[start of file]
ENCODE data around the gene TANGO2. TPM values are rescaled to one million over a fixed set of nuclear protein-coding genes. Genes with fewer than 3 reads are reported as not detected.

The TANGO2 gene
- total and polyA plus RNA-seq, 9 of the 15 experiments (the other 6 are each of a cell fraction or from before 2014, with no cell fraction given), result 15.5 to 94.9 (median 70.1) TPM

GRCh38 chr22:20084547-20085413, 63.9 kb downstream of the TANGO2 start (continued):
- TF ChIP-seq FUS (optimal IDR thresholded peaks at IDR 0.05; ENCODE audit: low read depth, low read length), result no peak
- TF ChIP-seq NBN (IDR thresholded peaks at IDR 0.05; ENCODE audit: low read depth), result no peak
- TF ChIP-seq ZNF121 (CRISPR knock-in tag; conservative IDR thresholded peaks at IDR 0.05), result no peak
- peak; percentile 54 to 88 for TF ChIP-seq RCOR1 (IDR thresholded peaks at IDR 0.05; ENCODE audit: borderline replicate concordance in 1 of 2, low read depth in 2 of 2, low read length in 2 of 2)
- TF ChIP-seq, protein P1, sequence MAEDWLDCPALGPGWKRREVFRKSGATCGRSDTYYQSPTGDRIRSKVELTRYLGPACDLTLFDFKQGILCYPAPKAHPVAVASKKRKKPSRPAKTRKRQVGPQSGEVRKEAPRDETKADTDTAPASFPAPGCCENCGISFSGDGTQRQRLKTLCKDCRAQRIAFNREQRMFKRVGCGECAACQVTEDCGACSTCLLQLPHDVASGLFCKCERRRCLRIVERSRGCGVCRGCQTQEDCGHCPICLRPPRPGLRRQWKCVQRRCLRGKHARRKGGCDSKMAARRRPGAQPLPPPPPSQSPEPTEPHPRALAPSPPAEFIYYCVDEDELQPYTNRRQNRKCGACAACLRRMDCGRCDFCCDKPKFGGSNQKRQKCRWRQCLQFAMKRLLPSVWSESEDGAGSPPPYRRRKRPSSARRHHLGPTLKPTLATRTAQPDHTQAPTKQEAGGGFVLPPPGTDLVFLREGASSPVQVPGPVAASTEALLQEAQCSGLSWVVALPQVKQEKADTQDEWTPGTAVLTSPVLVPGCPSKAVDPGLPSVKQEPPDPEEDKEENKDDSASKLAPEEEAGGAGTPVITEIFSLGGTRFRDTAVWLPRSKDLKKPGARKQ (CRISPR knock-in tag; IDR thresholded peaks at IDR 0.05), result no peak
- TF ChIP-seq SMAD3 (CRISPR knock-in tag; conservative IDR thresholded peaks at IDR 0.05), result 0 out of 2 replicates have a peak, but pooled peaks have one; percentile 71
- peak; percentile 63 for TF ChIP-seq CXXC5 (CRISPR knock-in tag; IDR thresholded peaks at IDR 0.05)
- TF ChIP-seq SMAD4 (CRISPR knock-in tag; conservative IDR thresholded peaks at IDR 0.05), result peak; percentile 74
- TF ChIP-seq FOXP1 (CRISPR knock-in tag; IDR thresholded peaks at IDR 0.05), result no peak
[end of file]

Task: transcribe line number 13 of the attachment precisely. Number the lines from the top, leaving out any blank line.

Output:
- TF ChIP-seq FOXP1 (CRISPR knock-in tag; IDR thresholded peaks at IDR 0.05), result no peak